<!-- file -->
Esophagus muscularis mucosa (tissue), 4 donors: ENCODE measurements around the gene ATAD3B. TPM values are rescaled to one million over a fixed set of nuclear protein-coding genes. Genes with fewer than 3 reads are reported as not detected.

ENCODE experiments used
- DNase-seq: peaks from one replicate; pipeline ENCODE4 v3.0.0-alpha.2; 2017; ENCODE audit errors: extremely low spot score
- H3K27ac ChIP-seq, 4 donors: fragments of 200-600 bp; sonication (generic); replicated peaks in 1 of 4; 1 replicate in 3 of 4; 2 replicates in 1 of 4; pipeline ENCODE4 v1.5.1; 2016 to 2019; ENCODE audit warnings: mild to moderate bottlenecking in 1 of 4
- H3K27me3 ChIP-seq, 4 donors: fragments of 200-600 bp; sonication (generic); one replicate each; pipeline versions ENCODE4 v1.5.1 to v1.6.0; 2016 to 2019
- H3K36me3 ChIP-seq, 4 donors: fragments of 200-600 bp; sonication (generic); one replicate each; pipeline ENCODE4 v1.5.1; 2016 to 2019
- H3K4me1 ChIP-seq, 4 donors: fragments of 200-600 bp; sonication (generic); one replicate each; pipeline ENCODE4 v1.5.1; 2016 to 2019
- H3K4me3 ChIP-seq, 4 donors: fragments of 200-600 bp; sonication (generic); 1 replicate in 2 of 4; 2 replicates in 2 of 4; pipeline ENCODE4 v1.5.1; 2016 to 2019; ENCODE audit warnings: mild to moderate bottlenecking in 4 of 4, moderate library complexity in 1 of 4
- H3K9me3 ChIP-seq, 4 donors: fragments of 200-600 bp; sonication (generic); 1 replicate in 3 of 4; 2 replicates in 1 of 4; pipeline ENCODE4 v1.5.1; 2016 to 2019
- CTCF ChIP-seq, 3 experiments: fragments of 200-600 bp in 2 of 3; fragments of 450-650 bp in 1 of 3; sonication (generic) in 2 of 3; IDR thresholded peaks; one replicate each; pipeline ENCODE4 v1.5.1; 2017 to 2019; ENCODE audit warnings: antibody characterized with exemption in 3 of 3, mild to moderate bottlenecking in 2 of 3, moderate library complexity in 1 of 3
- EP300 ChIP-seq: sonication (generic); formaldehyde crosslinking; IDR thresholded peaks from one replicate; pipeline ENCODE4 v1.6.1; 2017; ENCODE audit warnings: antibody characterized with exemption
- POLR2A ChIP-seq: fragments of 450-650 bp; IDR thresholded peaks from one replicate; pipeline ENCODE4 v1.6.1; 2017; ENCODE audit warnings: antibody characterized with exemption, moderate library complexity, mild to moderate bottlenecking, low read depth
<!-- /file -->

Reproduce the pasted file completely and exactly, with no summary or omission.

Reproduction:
Esophagus muscularis mucosa (tissue), 4 donors: ENCODE measurements around the gene ATAD3B. TPM values are rescaled to one million over a fixed set of nuclear protein-coding genes. Genes with fewer than 3 reads are reported as not detected.

ENCODE experiments used
- DNase-seq: peaks from one replicate; pipeline ENCODE4 v3.0.0-alpha.2; 2017; ENCODE audit errors: extremely low spot score
- H3K27ac ChIP-seq, 4 donors: fragments of 200-600 bp; sonication (generic); replicated peaks in 1 of 4; 1 replicate in 3 of 4; 2 replicates in 1 of 4; pipeline ENCODE4 v1.5.1; 2016 to 2019; ENCODE audit warnings: mild to moderate bottlenecking in 1 of 4
- H3K27me3 ChIP-seq, 4 donors: fragments of 200-600 bp; sonication (generic); one replicate each; pipeline versions ENCODE4 v1.5.1 to v1.6.0; 2016 to 2019
- H3K36me3 ChIP-seq, 4 donors: fragments of 200-600 bp; sonication (generic); one replicate each; pipeline ENCODE4 v1.5.1; 2016 to 2019
- H3K4me1 ChIP-seq, 4 donors: fragments of 200-600 bp; sonication (generic); one replicate each; pipeline ENCODE4 v1.5.1; 2016 to 2019
- H3K4me3 ChIP-seq, 4 donors: fragments of 200-600 bp; sonication (generic); 1 replicate in 2 of 4; 2 replicates in 2 of 4; pipeline ENCODE4 v1.5.1; 2016 to 2019; ENCODE audit warnings: mild to moderate bottlenecking in 4 of 4, moderate library complexity in 1 of 4
- H3K9me3 ChIP-seq, 4 donors: fragments of 200-600 bp; sonication (generic); 1 replicate in 3 of 4; 2 replicates in 1 of 4; pipeline ENCODE4 v1.5.1; 2016 to 2019
- CTCF ChIP-seq, 3 experiments: fragments of 200-600 bp in 2 of 3; fragments of 450-650 bp in 1 of 3; sonication (generic) in 2 of 3; IDR thresholded peaks; one replicate each; pipeline ENCODE4 v1.5.1; 2017 to 2019; ENCODE audit warnings: antibody characterized with exemption in 3 of 3, mild to moderate bottlenecking in 2 of 3, moderate library complexity in 1 of 3
- EP300 ChIP-seq: sonication (generic); formaldehyde crosslinking; IDR thresholded peaks from one replicate; pipeline ENCODE4 v1.6.1; 2017; ENCODE audit warnings: antibody characterized with exemption
- POLR2A ChIP-seq: fragments of 450-650 bp; IDR thresholded peaks from one replicate; pipeline ENCODE4 v1.6.1; 2017; ENCODE audit warnings: antibody characterized with exemption, moderate library complexity, mild to moderate bottlenecking, low read depth